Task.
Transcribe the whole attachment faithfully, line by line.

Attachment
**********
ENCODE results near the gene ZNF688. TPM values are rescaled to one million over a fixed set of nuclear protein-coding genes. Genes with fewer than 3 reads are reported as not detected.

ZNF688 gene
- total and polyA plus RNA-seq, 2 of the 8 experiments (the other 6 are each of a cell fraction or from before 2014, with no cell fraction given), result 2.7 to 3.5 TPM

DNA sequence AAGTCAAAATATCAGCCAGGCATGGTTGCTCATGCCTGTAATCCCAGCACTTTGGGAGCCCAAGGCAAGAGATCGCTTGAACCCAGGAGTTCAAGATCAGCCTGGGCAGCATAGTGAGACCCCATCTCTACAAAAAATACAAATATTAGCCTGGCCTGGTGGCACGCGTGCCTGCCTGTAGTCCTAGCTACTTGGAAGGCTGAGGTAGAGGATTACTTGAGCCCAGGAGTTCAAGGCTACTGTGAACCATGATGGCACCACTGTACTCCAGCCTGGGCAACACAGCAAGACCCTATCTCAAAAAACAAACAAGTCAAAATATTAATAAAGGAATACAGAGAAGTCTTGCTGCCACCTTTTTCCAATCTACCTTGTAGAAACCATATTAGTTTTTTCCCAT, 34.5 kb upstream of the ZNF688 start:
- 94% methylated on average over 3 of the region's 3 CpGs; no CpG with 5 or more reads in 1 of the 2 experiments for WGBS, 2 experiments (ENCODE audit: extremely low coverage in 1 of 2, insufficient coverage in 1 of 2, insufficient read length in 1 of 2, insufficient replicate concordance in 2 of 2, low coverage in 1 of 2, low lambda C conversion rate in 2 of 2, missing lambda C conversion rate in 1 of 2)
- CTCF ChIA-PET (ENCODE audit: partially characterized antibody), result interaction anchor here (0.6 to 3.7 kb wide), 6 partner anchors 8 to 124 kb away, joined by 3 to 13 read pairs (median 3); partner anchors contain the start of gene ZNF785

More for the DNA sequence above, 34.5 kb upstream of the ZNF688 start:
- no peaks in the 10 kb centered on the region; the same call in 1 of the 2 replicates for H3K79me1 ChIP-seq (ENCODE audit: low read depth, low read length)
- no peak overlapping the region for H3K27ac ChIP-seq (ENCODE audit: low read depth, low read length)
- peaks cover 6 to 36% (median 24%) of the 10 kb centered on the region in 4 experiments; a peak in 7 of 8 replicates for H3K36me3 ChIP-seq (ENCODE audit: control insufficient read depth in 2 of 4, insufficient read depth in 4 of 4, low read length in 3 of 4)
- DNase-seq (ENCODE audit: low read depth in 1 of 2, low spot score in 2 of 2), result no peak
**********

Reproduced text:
ENCODE results near the gene ZNF688. TPM values are rescaled to one million over a fixed set of nuclear protein-coding genes. Genes with fewer than 3 reads are reported as not detected.

ZNF688 gene
- total and polyA plus RNA-seq, 2 of the 8 experiments (the other 6 are each of a cell fraction or from before 2014, with no cell fraction given), result 2.7 to 3.5 TPM

DNA sequence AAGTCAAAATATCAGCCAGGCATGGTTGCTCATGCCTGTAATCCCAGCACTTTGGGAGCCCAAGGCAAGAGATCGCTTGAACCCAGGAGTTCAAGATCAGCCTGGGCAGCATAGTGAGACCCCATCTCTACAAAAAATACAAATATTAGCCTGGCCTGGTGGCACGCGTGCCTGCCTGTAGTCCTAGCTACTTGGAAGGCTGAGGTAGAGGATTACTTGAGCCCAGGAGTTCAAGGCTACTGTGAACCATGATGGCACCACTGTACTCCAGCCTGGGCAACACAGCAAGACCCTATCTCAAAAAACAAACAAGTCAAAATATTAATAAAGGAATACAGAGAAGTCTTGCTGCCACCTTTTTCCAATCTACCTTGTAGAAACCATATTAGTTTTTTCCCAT, 34.5 kb upstream of the ZNF688 start:
- 94% methylated on average over 3 of the region's 3 CpGs; no CpG with 5 or more reads in 1 of the 2 experiments for WGBS, 2 experiments (ENCODE audit: extremely low coverage in 1 of 2, insufficient coverage in 1 of 2, insufficient read length in 1 of 2, insufficient replicate concordance in 2 of 2, low coverage in 1 of 2, low lambda C conversion rate in 2 of 2, missing lambda C conversion rate in 1 of 2)
- CTCF ChIA-PET (ENCODE audit: partially characterized antibody), result interaction anchor here (0.6 to 3.7 kb wide), 6 partner anchors 8 to 124 kb away, joined by 3 to 13 read pairs (median 3); partner anchors contain the start of gene ZNF785

More for the DNA sequence above, 34.5 kb upstream of the ZNF688 start:
- no peaks in the 10 kb centered on the region; the same call in 1 of the 2 replicates for H3K79me1 ChIP-seq (ENCODE audit: low read depth, low read length)
- no peak overlapping the region for H3K27ac ChIP-seq (ENCODE audit: low read depth, low read length)
- peaks cover 6 to 36% (median 24%) of the 10 kb centered on the region in 4 experiments; a peak in 7 of 8 replicates for H3K36me3 ChIP-seq (ENCODE audit: control insufficient read depth in 2 of 4, insufficient read depth in 4 of 4, low read length in 3 of 4)
- DNase-seq (ENCODE audit: low read depth in 1 of 2, low spot score in 2 of 2), result no peak